Beyond 2020, COVID-19 is likely to have longer-term repercussions within fashion industries in Germany. Some trends will be accelerated, such as the preference of consumers for experiential activities rather than physical goods, which had been pressurising the sales of timepieces and jewellery going into 2020. Other trends, such as sustainable behaviour, may see a temporary setback as disposable income declines and economic uncertainty pushes consumers to adopt a defensive consuming pattern. Nevertheless, companies, especially in the apparel and footwear market are particularly using sustainability as a key differentiator in their value propositions in the coming years.
A longer-term shift linked to more time spent working at home for white-collar workers is expected. While Germany managed to handle the pandemic quite well from May-June onwards, there was already an expectation of a second wave from September, resulting in continued cautious behaviour. With fears of a second wave already starting earlier than anticipated, from August, the time spent at home is likely to be prolonged for the rest of 2020. This will benefit the sales of products of hometainment and durables further in the long term. Already high attention to hygiene practices will become even more entrenched in German consumers’ minds. In contrast, losses experienced by beauty and fashion products are likely to only be short-term.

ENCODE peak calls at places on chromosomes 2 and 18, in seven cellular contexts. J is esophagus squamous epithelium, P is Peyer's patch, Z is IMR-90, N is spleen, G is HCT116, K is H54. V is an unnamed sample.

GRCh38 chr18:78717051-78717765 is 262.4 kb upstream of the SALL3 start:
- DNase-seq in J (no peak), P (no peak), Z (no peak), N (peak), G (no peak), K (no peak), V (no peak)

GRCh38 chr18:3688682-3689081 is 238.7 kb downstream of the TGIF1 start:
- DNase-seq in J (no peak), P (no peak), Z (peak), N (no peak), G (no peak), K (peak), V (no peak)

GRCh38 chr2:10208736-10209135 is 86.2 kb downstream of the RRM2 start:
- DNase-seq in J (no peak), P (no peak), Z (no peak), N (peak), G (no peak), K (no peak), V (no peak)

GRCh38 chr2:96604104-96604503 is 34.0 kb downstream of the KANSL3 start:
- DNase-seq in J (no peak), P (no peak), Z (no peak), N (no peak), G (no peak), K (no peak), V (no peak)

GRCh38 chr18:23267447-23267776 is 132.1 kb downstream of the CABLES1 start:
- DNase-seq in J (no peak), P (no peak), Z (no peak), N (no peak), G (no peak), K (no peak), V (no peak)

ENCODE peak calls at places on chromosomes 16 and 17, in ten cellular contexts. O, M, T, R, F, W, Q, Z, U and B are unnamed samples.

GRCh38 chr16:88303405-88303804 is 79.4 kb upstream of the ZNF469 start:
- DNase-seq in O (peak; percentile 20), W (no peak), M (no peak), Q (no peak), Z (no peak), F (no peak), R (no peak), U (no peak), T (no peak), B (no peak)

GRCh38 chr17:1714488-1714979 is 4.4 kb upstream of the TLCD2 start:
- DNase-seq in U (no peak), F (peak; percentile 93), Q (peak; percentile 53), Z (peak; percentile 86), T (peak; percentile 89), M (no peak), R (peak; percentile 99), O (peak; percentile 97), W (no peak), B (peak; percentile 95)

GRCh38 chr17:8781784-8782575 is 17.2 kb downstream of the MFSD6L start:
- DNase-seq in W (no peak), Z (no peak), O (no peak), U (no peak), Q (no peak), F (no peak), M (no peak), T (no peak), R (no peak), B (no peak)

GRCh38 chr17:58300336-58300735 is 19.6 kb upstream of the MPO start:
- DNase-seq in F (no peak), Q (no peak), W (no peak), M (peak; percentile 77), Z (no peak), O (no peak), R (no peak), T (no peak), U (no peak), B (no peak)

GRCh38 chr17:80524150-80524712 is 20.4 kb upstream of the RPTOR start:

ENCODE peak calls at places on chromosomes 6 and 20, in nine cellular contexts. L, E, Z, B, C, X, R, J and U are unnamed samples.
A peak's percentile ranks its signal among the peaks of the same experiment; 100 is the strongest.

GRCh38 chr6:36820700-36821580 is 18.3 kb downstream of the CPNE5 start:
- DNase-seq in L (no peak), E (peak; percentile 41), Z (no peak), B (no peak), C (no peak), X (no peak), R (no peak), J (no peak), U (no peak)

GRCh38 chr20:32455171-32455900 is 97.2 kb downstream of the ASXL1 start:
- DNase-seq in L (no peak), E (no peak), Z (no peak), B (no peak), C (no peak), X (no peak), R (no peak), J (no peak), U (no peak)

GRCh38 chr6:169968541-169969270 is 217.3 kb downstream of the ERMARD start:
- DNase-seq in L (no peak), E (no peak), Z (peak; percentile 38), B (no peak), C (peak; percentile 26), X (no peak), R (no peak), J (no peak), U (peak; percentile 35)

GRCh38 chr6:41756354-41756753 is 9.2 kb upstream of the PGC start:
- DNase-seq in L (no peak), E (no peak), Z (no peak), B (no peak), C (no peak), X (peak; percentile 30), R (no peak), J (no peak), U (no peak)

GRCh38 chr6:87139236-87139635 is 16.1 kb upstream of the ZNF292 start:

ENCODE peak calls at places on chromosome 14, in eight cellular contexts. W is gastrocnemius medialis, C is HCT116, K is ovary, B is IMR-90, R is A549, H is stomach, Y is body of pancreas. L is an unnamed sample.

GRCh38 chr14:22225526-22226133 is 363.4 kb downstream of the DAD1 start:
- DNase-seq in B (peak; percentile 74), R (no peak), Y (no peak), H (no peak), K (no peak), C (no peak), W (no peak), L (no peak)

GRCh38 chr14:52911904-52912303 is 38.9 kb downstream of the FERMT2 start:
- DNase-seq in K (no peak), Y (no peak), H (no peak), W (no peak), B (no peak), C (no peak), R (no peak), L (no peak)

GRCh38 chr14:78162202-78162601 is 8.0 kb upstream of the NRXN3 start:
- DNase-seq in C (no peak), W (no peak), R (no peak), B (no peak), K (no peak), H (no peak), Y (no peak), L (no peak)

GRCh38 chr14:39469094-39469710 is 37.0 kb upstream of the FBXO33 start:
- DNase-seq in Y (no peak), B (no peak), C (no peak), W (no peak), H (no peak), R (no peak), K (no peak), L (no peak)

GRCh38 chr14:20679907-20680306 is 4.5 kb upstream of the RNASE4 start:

Businesses across most industries in Germany will need to adapt not only to unforeseen changes in legislation to weather the impact of COVID-19 but also to potential new consumer tastes and behaviours, especially by continuing to explore new e-commerce distribution opportunities that they have not yet adopted, for example selling directly to consumers or using third party delivery platforms – beyond just jumping on the e-commerce bandwagon. The companies who can better address the needs of the post-COVID-19 German consumer are those who can balance the need for reassurance while catering to these shifts in consumer behaviour.
Contributing analysts: Iselie Iglesias, Lan Ha, Magda Starula, Ratna Sita, Hugo Ribeiro, Tim Vattmann.